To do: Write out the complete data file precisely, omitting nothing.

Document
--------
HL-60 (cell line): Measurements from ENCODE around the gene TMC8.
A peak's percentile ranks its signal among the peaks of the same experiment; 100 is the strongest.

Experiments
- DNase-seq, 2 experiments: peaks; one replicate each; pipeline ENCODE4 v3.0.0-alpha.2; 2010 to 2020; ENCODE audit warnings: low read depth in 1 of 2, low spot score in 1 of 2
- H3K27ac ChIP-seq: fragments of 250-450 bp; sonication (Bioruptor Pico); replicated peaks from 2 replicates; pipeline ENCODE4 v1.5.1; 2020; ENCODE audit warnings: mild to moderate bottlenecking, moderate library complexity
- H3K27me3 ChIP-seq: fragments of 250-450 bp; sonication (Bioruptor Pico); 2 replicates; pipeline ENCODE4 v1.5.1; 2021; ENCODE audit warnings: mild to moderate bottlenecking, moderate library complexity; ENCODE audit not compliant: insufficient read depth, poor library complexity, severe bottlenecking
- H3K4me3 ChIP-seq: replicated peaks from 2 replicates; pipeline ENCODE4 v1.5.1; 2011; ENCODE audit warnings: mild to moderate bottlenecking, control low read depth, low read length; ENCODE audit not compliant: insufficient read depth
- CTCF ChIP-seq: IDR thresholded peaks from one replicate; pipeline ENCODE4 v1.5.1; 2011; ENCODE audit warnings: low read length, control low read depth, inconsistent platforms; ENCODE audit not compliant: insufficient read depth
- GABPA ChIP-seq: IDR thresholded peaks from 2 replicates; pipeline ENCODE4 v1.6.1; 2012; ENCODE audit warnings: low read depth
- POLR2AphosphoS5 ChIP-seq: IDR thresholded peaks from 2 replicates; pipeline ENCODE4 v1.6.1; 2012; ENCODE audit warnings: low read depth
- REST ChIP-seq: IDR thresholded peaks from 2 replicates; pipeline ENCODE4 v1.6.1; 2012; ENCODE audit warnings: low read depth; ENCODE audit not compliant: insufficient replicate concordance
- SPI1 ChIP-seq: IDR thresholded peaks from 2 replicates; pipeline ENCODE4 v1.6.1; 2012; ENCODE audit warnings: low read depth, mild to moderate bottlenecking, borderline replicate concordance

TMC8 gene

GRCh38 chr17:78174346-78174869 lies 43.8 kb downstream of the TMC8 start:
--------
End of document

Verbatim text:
HL-60 (cell line): Measurements from ENCODE around the gene TMC8.
A peak's percentile ranks its signal among the peaks of the same experiment; 100 is the strongest.

Experiments
- DNase-seq, 2 experiments: peaks; one replicate each; pipeline ENCODE4 v3.0.0-alpha.2; 2010 to 2020; ENCODE audit warnings: low read depth in 1 of 2, low spot score in 1 of 2
- H3K27ac ChIP-seq: fragments of 250-450 bp; sonication (Bioruptor Pico); replicated peaks from 2 replicates; pipeline ENCODE4 v1.5.1; 2020; ENCODE audit warnings: mild to moderate bottlenecking, moderate library complexity
- H3K27me3 ChIP-seq: fragments of 250-450 bp; sonication (Bioruptor Pico); 2 replicates; pipeline ENCODE4 v1.5.1; 2021; ENCODE audit warnings: mild to moderate bottlenecking, moderate library complexity; ENCODE audit not compliant: insufficient read depth, poor library complexity, severe bottlenecking
- H3K4me3 ChIP-seq: replicated peaks from 2 replicates; pipeline ENCODE4 v1.5.1; 2011; ENCODE audit warnings: mild to moderate bottlenecking, control low read depth, low read length; ENCODE audit not compliant: insufficient read depth
- CTCF ChIP-seq: IDR thresholded peaks from one replicate; pipeline ENCODE4 v1.5.1; 2011; ENCODE audit warnings: low read length, control low read depth, inconsistent platforms; ENCODE audit not compliant: insufficient read depth
- GABPA ChIP-seq: IDR thresholded peaks from 2 replicates; pipeline ENCODE4 v1.6.1; 2012; ENCODE audit warnings: low read depth
- POLR2AphosphoS5 ChIP-seq: IDR thresholded peaks from 2 replicates; pipeline ENCODE4 v1.6.1; 2012; ENCODE audit warnings: low read depth
- REST ChIP-seq: IDR thresholded peaks from 2 replicates; pipeline ENCODE4 v1.6.1; 2012; ENCODE audit warnings: low read depth; ENCODE audit not compliant: insufficient replicate concordance
- SPI1 ChIP-seq: IDR thresholded peaks from 2 replicates; pipeline ENCODE4 v1.6.1; 2012; ENCODE audit warnings: low read depth, mild to moderate bottlenecking, borderline replicate concordance

TMC8 gene

GRCh38 chr17:78174346-78174869 lies 43.8 kb downstream of the TMC8 start: